Look at the cheetah. Right now it has a high probability of going extinct because its low population gives it little genetic variation. However, if it does gain a highly beneficial mutation before it goes extinct, it would have a better chance at fixing that mutation then if the population was much larger. And if,(a big if) a beneficial mutation is fixed in the population, it could gain enough members to eventually provide the genetic variation it needs to thrive again. Lots of species go extinct. But enough do thrive to maintain a considerable variety of species on the planet.

Since: Jan 14

Stoke-on-trent, UK

#162992 Jan 25, 2014
Urban Cowboy wrote:
<quoted text>
That's basically true, but what you are mistaken about is that it's all downhill. In a nutshell, the more copies that are made, the more the mistakes will accumulate. The smaller the population, the higher the probability of genetic disease. We can observe this directly in endangered species. We have laws to prohibit incest for the same reason. If two of a species that both carry the same genetic disorder mate, the tragic result is disease and death. Copying errors are always bad. Yes, this means that the ToE has no mechanism to work with. It's change by genetic mutation plus natural selection over time all right, but all the changes are all disease and eventual extinction. Every generation is accumulating these slightly harmful genetic mutations. Some estimates in humans is 100 to 300 per generation. If you go back 200 generations or so, inbreeding would not have been a problem because there would be few if any accumulated mutations in the still pristine human genetic code.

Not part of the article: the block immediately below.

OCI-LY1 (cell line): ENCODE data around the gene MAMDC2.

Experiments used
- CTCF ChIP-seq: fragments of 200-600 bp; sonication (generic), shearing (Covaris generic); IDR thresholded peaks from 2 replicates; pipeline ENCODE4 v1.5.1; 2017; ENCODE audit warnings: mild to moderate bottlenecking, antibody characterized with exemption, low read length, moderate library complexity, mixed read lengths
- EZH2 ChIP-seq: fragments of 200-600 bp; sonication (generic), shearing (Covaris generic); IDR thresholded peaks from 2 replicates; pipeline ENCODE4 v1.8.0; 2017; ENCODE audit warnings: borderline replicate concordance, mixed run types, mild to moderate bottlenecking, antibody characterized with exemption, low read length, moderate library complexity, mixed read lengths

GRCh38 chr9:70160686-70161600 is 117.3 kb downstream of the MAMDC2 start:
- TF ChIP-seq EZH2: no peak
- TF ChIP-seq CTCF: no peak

An interesting idea. I want to examine it to see whether it has any theoretical basis. This is going to be long, so please bear with me while I try to post multiple messages.

Your scenario is that:
1. We have a starting population of organisms with no mutations.
2. With each generation, mutations accumulate.
3. If there are too many mutations, the organism will die.

Your conclusion is that, eventually, the entire population will die from their mutations and the species will be extinct.

You have one more axiom that is very important. You do not believe there are any beneficial mutations. I will ignore this one for now, but I promise I will come back to it.

I modelled a scenario like this one. I made the following assumptions:
1. Each generation, an individual would produce 1 offspring.